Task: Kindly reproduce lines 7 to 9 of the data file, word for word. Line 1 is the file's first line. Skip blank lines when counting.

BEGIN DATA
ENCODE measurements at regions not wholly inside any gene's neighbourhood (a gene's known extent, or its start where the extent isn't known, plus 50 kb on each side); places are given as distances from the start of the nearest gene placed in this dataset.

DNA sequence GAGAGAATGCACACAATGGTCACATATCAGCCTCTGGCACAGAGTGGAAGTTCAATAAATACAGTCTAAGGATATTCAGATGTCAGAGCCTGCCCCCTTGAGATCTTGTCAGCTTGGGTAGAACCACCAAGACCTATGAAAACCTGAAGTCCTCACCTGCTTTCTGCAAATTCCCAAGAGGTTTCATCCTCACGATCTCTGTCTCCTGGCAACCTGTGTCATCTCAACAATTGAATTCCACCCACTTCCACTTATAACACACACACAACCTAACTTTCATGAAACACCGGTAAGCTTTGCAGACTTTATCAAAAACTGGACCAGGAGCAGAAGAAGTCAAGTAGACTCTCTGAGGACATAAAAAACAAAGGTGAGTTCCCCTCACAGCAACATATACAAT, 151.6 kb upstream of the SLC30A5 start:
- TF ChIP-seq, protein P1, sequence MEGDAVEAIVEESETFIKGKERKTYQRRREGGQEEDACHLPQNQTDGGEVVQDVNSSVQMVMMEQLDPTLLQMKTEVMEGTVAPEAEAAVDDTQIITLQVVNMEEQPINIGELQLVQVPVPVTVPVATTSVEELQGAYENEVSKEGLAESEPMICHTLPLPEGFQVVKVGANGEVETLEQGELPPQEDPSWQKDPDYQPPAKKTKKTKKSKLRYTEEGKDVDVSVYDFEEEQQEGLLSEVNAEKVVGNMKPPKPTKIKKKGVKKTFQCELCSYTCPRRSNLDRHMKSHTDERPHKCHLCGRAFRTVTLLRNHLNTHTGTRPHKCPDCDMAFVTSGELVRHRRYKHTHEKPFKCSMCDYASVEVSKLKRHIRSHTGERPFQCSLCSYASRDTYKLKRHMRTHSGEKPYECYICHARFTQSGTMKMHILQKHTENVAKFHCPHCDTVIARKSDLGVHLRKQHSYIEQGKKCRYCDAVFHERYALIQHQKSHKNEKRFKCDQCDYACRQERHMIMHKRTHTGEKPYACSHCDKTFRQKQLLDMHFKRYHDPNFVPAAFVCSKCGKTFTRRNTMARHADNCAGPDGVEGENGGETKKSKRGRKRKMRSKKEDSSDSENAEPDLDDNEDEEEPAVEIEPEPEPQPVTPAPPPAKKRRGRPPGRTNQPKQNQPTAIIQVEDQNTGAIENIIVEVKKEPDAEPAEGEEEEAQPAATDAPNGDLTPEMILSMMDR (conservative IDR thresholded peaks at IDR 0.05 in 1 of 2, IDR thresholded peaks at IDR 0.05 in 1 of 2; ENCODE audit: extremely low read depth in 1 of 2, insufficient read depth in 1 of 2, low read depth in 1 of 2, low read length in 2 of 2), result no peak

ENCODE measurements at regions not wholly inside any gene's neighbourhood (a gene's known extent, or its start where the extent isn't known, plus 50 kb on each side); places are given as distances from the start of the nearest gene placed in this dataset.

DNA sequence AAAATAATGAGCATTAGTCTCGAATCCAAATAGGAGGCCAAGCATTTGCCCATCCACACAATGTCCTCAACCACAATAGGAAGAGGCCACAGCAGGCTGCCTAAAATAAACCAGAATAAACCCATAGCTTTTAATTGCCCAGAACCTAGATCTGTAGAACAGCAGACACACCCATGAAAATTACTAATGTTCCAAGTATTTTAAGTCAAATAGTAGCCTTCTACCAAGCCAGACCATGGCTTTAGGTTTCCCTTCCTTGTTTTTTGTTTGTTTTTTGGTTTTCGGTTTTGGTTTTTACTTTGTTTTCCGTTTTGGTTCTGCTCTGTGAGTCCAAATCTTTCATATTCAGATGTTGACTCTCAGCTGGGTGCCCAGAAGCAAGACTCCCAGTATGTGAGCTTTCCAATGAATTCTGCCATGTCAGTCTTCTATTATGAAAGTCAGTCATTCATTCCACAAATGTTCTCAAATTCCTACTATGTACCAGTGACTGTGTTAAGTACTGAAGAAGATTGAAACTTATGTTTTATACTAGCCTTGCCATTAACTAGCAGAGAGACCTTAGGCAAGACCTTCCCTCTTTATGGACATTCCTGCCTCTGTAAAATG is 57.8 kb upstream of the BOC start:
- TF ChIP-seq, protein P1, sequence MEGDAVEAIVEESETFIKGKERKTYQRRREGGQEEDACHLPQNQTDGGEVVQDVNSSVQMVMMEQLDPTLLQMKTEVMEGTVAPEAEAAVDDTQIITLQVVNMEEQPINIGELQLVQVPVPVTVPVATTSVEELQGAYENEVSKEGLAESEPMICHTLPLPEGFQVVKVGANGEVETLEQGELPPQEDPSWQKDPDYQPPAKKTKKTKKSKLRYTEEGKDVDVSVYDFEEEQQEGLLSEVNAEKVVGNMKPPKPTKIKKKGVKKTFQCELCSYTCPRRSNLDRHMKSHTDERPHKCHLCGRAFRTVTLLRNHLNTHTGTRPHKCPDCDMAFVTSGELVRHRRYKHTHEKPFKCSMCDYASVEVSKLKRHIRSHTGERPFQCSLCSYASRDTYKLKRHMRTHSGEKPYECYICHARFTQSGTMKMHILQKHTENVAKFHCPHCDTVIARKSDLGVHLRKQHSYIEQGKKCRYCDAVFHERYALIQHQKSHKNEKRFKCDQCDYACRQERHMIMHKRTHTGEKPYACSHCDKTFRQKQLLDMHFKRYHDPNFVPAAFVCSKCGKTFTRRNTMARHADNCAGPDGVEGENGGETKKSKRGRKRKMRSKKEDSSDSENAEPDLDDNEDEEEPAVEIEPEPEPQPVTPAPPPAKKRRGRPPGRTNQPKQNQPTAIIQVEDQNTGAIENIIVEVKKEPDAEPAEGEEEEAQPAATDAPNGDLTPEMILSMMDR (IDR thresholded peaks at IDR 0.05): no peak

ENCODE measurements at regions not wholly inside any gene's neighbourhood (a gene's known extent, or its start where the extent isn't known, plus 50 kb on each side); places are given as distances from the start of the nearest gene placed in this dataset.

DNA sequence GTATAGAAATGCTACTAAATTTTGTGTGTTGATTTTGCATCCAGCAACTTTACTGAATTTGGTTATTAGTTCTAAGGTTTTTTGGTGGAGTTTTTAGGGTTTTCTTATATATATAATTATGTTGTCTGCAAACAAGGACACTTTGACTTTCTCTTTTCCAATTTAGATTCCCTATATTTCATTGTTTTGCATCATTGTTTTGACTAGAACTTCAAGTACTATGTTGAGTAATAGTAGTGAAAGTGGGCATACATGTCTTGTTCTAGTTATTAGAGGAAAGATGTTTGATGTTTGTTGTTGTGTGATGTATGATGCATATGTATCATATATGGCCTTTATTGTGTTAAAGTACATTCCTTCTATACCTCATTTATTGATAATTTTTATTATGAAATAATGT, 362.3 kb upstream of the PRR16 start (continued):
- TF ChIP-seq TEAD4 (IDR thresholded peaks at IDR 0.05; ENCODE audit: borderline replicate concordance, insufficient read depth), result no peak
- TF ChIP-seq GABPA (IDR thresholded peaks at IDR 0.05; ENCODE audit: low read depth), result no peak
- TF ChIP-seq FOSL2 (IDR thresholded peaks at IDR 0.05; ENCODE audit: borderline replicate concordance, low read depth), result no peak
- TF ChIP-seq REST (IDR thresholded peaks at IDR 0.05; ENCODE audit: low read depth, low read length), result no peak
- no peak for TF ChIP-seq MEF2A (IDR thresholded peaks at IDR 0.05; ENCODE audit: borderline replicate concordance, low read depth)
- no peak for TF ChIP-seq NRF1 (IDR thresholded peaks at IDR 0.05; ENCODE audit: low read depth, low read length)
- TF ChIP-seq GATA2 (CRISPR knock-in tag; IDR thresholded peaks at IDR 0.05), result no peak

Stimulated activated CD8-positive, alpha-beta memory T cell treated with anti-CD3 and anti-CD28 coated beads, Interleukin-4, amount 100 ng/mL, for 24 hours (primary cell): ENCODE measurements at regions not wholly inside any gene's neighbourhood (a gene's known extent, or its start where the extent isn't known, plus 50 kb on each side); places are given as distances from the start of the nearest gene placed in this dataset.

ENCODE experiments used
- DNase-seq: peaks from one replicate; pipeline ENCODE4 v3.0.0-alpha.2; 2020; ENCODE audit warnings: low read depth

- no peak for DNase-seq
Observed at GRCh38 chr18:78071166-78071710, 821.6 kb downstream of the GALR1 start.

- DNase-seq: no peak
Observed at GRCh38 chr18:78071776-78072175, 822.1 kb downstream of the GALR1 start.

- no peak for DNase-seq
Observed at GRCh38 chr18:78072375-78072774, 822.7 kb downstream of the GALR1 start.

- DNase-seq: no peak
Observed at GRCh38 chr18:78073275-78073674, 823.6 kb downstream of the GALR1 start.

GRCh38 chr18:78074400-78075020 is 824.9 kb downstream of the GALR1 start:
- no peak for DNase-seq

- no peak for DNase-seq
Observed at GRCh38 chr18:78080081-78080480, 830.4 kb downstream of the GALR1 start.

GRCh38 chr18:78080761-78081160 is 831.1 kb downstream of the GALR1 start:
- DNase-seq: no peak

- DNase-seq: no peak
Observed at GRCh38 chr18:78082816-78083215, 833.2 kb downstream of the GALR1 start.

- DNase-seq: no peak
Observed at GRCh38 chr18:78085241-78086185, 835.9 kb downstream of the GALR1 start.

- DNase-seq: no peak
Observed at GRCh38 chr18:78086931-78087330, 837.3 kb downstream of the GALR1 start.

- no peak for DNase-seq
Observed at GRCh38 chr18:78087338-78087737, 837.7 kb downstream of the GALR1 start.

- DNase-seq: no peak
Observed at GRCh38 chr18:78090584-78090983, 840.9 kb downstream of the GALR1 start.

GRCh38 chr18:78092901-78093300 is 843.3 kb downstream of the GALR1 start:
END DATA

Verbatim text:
ENCODE measurements at regions not wholly inside any gene's neighbourhood (a gene's known extent, or its start where the extent isn't known, plus 50 kb on each side); places are given as distances from the start of the nearest gene placed in this dataset.

DNA sequence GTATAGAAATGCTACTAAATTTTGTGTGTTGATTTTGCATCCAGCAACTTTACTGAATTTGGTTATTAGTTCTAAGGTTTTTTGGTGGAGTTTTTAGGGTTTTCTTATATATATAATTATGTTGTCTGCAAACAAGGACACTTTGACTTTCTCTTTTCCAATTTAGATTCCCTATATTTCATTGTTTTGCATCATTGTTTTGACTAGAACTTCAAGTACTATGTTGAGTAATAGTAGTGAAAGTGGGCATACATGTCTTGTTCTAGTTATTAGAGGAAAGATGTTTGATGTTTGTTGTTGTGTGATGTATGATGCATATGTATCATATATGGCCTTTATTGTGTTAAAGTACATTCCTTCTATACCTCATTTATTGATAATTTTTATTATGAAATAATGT, 362.3 kb upstream of the PRR16 start (continued):
- TF ChIP-seq TEAD4 (IDR thresholded peaks at IDR 0.05; ENCODE audit: borderline replicate concordance, insufficient read depth), result no peak